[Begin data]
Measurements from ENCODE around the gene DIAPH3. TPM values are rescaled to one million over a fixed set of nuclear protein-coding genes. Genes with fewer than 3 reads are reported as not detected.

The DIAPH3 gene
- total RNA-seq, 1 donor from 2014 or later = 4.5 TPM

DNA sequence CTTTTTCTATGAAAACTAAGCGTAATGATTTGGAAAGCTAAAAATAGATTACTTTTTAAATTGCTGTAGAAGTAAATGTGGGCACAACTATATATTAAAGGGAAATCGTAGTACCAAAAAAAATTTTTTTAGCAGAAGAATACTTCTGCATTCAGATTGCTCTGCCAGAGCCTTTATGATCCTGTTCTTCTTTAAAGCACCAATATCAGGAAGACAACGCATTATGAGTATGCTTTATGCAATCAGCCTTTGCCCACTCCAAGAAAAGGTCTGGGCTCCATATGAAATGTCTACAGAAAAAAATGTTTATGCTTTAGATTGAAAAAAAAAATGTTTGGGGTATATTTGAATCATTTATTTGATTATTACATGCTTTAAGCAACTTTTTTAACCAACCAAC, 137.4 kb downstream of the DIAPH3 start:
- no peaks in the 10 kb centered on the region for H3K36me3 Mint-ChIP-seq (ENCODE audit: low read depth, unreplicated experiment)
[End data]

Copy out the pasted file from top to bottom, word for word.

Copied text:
Measurements from ENCODE around the gene DIAPH3. TPM values are rescaled to one million over a fixed set of nuclear protein-coding genes. Genes with fewer than 3 reads are reported as not detected.

The DIAPH3 gene
- total RNA-seq, 1 donor from 2014 or later = 4.5 TPM

DNA sequence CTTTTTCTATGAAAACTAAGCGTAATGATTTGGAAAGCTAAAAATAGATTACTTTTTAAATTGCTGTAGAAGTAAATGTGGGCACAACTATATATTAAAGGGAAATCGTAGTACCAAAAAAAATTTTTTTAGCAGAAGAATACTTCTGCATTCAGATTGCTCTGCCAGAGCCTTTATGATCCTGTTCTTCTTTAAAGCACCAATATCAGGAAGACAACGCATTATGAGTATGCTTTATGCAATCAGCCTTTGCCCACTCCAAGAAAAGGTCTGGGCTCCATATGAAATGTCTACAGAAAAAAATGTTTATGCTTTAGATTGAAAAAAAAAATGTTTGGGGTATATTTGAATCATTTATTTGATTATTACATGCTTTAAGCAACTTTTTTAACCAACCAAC, 137.4 kb downstream of the DIAPH3 start:
- no peaks in the 10 kb centered on the region for H3K36me3 Mint-ChIP-seq (ENCODE audit: low read depth, unreplicated experiment)